Grassroots activism takes time to grow. Broad-based participation is vital. Issues must be clearly defined. Leadership is needed. Major obstacles must be overcome. Avoiding being co-opted, diverted, divided, and/or subverted are key. So is staying the course because major struggles aren’t won short-term. Achieving social justice is the mother of them all, especially in today’s environment.
What began last September waned during winter cold. Perhaps May Day protests began Act II. Only the fullness of time will tell.
Editor’s Note: While animals, by our own logic that terms them inferior, are said to lack any form of morality except expediency in the service of survival, often devour one another, humans, who do have choice in what they eat, can and should apply ethics to such decisions. For once again lest we reveal our contradictions in the arguments that justify our speciesism, we can’t have it both ways. In the vast majority of circumstances eating a non-meat meal is cheaper and far less harmful on a strained environment than eating a non-vegetarian one.Fact is, leaving all the self-serving rationales aside, we choose to eat them. We choose to raise them by the billions in conditions that can only be described as Dantesque. And we get away with it because we have might, not right on our side. Can anyone in good faith argue that an animal will graciously consent to be killed so that someone else may enjoy a transitory meal? Their instinctive response—were they asked, or were we to consider their situation—would be a resounding no. As would be ours, of course, for as animals we all share the instinctive reaction of living organisms to untimely death. Yet every day, without nary a thought, we force zillions of viable animals into needless death. Out of minimal decency, if nothing else, we should honestly consider their horrendous plight and stop looking for excuses to defend the indefensible. Make it a nonviolent meal the next time you sit at the dinner table.—PG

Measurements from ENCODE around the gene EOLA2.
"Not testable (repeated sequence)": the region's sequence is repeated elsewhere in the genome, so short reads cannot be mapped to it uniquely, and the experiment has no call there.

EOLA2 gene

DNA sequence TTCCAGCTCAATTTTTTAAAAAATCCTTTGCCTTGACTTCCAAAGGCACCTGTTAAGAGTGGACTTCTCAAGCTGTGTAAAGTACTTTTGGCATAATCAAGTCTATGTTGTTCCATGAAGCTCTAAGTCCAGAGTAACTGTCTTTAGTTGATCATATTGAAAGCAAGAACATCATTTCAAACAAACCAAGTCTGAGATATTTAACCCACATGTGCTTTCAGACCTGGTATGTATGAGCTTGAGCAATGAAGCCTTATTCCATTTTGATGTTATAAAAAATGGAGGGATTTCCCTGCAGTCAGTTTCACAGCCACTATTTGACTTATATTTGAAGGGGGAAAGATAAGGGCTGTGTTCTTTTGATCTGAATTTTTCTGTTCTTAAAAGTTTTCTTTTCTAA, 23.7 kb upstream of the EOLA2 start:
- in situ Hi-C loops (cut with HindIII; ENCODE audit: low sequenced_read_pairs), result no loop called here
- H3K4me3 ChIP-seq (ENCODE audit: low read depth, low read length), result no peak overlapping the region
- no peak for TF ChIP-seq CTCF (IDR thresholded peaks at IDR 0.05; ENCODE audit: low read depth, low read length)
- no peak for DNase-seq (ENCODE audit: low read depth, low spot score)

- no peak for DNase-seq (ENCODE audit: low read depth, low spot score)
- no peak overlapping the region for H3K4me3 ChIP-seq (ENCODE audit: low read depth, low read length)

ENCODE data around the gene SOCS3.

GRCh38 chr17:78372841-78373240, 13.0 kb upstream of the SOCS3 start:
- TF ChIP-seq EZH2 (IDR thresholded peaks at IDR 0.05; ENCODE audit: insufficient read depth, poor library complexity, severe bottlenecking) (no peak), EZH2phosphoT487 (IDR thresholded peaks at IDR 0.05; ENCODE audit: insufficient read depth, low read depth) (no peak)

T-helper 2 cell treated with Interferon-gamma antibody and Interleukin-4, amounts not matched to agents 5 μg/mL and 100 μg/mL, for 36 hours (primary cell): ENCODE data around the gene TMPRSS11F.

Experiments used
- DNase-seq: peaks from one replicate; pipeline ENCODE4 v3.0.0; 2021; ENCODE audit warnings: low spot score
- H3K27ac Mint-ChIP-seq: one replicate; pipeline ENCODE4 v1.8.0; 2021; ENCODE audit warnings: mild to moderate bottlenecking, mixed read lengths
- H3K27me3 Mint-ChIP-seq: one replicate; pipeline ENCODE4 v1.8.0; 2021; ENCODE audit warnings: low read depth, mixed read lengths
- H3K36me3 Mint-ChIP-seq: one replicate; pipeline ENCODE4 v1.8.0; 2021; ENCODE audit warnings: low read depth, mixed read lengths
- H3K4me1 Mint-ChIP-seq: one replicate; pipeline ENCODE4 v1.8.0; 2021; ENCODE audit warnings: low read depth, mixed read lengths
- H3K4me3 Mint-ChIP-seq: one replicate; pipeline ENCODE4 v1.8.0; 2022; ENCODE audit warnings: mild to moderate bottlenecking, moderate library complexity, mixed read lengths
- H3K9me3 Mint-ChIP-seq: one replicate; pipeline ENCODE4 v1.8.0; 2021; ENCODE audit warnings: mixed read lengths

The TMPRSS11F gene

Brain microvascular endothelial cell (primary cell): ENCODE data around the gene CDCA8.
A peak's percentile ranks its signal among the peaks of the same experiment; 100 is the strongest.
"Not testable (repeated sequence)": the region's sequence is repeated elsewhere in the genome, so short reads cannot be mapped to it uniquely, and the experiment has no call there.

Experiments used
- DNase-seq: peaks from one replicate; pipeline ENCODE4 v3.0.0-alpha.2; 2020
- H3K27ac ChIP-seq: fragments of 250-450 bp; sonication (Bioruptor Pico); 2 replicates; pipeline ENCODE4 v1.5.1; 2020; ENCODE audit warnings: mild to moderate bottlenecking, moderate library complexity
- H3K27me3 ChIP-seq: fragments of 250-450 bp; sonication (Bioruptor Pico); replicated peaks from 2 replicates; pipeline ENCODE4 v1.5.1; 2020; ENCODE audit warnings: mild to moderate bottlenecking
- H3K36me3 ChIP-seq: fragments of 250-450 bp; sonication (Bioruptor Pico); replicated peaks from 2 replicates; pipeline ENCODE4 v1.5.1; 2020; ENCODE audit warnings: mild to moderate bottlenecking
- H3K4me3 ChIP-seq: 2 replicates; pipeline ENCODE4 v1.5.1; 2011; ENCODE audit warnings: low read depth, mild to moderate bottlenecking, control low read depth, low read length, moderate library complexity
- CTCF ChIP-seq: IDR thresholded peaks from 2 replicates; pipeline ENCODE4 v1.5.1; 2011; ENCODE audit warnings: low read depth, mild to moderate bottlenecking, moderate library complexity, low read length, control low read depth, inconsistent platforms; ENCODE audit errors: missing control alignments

PS/ The addendum carries a piece, Factory Farming – A New Disease Model, by nutritionist Jamin Thompson. By now there are hundreds if not thousands of articulate denunciations of meat eating and animal enslavement. Thompson’s piece, reflecting the views of a person who’s clearly NOT an animal rights activist (albeit one that may, some day, become one) is highly accessible and that’s one of the reasons for its inclusion here. I personally do not subscribe to some of Thompson’s thinking, since he does believe it’s alright to go on eating meat as long as it’s “humanely” produced, a very slippery proposition that again puts traditional “practicality” over ethics, but, as previously mentioned, his appeal may sound less of a rant to those who are just beginning to examine this issue. His blog is perfectbodyrx.com.
COUNT on The New York Times to take a basic topic and vault it into the stratosphere of esoteric, philosophic discussion. Food, for instance.
Other daily newspapers and Web sites tell you about restaurants, recipes and diet. The Times does that, of course. But it also tells you about the ethics of eating. Whether you like it or not.